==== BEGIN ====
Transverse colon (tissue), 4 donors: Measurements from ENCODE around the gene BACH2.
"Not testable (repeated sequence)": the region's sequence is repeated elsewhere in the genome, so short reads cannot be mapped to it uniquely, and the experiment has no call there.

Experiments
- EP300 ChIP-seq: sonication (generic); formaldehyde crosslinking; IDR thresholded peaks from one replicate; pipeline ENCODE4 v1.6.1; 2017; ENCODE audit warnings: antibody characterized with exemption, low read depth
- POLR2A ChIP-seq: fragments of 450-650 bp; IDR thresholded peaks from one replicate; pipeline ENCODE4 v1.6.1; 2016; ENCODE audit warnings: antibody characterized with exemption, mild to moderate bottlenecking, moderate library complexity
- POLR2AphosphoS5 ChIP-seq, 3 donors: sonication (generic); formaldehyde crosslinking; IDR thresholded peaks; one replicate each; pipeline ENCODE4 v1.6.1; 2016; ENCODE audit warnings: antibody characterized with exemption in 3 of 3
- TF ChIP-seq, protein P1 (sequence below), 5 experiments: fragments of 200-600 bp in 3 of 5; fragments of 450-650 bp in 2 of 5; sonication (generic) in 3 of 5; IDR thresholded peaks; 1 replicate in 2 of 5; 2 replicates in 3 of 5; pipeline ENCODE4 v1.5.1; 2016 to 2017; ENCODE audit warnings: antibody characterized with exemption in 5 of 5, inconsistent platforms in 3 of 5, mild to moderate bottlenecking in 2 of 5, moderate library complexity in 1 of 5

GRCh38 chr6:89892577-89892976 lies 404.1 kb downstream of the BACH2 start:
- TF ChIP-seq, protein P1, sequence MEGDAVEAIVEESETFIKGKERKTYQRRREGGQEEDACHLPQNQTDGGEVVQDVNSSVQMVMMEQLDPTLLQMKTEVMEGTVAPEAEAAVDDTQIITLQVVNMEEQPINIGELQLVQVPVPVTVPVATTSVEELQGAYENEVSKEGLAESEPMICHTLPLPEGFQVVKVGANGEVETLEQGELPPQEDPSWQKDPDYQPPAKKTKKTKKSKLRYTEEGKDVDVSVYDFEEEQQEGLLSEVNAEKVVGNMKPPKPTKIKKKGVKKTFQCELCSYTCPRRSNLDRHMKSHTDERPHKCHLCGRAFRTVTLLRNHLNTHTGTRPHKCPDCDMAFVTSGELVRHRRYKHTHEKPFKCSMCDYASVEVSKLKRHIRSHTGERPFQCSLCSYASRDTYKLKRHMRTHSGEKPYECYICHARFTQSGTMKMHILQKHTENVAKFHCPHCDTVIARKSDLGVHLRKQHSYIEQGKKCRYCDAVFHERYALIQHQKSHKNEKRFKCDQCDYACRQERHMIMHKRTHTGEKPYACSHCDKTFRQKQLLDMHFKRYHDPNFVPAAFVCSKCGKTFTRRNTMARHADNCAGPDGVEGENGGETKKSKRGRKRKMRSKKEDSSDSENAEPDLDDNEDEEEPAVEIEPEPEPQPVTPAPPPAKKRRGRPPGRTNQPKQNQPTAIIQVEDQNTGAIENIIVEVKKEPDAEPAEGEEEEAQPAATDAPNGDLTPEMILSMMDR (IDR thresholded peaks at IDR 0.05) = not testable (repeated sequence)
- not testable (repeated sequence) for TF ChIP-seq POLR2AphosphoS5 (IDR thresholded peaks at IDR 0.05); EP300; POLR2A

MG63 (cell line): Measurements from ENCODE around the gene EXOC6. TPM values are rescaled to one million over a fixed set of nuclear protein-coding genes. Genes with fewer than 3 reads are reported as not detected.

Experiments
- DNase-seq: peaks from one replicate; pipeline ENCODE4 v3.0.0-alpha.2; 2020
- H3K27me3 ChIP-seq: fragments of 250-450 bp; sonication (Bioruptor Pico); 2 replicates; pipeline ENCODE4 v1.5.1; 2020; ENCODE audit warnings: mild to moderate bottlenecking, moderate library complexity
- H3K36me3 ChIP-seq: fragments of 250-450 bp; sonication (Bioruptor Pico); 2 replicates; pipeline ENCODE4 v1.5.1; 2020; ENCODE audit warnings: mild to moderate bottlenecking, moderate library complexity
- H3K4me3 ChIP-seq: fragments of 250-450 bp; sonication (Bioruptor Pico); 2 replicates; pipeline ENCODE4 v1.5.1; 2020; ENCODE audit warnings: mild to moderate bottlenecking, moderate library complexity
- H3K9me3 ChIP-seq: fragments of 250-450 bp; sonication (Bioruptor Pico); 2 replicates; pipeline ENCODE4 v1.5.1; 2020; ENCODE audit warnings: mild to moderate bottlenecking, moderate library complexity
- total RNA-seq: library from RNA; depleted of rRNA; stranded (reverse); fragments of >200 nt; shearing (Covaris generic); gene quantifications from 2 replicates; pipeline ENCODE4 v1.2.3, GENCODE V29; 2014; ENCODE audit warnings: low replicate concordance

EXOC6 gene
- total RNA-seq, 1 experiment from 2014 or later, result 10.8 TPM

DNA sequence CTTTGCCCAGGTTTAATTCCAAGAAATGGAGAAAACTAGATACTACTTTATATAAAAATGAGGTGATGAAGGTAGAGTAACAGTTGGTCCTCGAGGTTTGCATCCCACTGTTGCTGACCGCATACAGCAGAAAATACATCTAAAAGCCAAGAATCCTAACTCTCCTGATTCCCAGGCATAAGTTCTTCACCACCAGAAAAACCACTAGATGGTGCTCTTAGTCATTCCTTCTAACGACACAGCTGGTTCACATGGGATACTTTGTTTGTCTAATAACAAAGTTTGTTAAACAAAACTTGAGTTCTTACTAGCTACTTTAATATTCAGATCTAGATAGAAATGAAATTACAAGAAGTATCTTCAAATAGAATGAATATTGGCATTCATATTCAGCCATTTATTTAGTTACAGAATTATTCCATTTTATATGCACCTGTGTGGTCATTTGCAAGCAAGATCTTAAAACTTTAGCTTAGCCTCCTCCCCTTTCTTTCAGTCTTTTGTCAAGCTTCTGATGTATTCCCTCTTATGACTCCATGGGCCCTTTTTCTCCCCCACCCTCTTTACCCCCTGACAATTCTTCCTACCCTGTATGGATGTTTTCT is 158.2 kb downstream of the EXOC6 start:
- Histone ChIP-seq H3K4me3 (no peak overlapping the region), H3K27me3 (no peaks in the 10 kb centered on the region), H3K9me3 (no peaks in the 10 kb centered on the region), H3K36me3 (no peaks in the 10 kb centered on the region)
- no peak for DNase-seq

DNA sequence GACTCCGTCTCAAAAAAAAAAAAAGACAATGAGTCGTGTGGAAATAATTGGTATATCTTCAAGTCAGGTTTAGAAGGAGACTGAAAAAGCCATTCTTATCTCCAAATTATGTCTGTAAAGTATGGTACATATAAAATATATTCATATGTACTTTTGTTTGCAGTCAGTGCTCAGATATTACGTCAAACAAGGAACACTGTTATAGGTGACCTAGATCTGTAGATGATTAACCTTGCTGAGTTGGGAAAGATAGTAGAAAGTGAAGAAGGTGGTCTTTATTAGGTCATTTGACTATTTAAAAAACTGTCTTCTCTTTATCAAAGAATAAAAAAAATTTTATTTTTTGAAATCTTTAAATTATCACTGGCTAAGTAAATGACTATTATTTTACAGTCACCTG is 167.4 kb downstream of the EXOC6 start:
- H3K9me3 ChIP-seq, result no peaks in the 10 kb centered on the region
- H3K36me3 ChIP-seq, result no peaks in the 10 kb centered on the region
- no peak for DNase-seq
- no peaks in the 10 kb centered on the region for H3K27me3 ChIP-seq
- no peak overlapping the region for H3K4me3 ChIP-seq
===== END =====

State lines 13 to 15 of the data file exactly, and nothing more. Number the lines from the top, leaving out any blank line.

- DNase-seq: peaks from one replicate; pipeline ENCODE4 v3.0.0-alpha.2; 2020
- H3K27me3 ChIP-seq: fragments of 250-450 bp; sonication (Bioruptor Pico); 2 replicates; pipeline ENCODE4 v1.5.1; 2020; ENCODE audit warnings: mild to moderate bottlenecking, moderate library complexity
- H3K36me3 ChIP-seq: fragments of 250-450 bp; sonication (Bioruptor Pico); 2 replicates; pipeline ENCODE4 v1.5.1; 2020; ENCODE audit warnings: mild to moderate bottlenecking, moderate library complexity